3. Salty – If you’re craving salty foods, you’ve got a number of great Keto options. Salted nuts that are dry roasted are great, and we love Royal Hawaiian Macadamias with Sea Salt. Pickles and pork rinds dipped in any of our Fat Booster dip recipes are also good. For a meal, you can’t beat our Chili Cheese Dog Casserole, which is serious comfort food.
  4. Taco Bowl – I often crave Mexican food, too. Do you? But I’d much rather stay at home in my comfy pants than go out to a restaurant, and our No Cook Keto Taco Bowl is ready in five minutes. Like all the recipes in our No Cook Keto meal plan, there’s no cooking, it’s fast, easy and hits the spot.
  5. Check out Our Favorite Keto Snacks post for even more ideas!

Eat Well

If you’re hungry, eat. There is a lot going on in your body during your period, and there very well may be a good reason for extra hunger.

There’s no need to deprive yourself. Stick to Keto friendly foods and don’t stress if you go over your normal daily calories.

A few extra keto calories won’t derail you. Why add the extra stress of fighting your hunger to the mix? It will pass and you’ll be back on your normal keto game in just a few days.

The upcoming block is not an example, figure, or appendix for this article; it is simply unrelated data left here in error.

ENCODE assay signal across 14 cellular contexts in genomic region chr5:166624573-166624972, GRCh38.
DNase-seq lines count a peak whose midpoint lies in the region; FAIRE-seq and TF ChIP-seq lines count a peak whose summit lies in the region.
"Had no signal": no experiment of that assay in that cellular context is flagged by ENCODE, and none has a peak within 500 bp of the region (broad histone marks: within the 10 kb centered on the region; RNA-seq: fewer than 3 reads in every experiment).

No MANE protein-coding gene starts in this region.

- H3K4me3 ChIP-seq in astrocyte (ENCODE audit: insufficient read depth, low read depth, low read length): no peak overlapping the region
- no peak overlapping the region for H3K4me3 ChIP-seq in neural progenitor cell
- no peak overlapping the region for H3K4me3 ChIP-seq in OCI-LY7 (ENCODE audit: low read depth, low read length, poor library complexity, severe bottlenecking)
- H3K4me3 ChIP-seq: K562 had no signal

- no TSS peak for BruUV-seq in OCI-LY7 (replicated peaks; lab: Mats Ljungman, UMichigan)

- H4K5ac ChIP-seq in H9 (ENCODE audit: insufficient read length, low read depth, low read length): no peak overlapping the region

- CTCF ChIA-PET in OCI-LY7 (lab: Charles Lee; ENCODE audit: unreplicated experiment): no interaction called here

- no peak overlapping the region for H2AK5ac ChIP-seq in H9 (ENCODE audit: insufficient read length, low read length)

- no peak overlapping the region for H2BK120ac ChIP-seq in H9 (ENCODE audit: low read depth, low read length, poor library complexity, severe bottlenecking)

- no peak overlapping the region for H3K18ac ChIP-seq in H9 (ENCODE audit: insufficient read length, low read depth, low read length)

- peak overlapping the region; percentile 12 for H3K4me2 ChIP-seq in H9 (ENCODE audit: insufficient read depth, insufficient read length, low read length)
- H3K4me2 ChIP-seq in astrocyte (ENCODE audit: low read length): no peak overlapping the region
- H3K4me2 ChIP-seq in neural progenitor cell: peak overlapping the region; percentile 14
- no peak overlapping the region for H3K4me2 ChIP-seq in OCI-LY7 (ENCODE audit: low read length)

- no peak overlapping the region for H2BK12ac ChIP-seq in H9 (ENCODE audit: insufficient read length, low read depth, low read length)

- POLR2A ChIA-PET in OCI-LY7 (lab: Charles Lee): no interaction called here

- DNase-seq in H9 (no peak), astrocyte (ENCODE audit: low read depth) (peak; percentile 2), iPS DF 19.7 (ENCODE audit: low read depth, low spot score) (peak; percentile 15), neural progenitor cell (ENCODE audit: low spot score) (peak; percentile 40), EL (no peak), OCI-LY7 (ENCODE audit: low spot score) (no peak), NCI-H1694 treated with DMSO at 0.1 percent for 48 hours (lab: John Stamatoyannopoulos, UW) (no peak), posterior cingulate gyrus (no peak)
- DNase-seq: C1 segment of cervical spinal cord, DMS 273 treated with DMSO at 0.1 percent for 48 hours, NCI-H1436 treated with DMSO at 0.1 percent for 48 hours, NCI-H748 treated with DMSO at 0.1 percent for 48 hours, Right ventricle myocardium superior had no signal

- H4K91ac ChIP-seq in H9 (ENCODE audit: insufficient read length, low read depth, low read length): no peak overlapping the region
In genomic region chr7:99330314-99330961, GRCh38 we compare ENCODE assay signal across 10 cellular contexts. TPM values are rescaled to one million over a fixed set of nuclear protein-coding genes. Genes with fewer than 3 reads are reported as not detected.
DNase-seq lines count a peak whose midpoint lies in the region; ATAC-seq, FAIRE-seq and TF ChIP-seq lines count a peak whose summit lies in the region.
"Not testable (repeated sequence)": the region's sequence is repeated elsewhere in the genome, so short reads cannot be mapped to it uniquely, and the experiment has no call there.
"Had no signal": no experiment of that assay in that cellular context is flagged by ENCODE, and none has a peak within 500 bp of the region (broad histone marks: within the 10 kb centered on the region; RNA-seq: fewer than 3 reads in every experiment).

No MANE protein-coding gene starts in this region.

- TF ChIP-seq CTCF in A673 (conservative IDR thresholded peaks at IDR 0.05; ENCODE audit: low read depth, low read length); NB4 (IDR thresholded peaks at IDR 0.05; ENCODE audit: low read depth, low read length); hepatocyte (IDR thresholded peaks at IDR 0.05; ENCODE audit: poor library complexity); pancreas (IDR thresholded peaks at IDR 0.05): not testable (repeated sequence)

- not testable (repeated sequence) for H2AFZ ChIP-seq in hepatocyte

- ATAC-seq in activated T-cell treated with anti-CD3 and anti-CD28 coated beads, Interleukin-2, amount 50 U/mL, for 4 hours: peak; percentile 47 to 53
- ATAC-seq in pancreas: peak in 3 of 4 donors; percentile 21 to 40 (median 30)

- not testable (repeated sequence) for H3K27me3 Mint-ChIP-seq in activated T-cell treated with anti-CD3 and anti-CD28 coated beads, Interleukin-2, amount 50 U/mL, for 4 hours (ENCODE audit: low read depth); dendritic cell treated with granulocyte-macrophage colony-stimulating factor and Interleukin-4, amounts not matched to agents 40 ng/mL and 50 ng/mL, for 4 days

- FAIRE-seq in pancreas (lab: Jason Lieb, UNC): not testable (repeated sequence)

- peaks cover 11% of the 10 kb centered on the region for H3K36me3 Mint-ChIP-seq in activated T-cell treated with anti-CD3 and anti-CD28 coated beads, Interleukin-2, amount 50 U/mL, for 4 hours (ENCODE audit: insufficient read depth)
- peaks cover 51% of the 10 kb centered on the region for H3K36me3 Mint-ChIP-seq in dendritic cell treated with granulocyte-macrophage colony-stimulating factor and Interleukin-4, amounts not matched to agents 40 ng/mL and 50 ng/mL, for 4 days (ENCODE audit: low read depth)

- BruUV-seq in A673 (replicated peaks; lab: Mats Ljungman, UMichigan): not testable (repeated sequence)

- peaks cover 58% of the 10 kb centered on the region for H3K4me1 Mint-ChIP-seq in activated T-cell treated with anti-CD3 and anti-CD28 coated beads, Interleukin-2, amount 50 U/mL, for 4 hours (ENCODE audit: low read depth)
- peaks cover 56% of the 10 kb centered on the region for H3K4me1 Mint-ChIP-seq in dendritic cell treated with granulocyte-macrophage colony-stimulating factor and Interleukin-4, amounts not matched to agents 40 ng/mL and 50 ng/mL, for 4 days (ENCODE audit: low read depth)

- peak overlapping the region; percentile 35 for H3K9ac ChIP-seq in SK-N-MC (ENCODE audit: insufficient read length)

Let Go

No matter what feelings, cravings and symptoms you experience around your period, don’t toss in the towel. Keto is still here when your period is done, and everyday is a new day.

Whether you rock your period this month or it rolls you, you can succeed on keto. A little forgiveness and grace go a long way, particularly when you aim them at yourself.

What are your favorite period survival tips? Leave me a comment with what helps you through!

The Keto Box is a great monthly deal where you can try all kinds of new keto friendly products. ~Angela (sponsor)

.Angela Davis

Angela Davis

Founder Advantage Meals

Angela earned her Master’s Degree in Holistic Nutrition 14 years ago and began her lifelong journey of nutrition and wellness learning.  She began keto meal planning and cooking over a decade ago when she began working with local clients who were under the direct supervision of a medical doctor.  Angela is the author of No Cook Keto, the easiest keto meal plan available.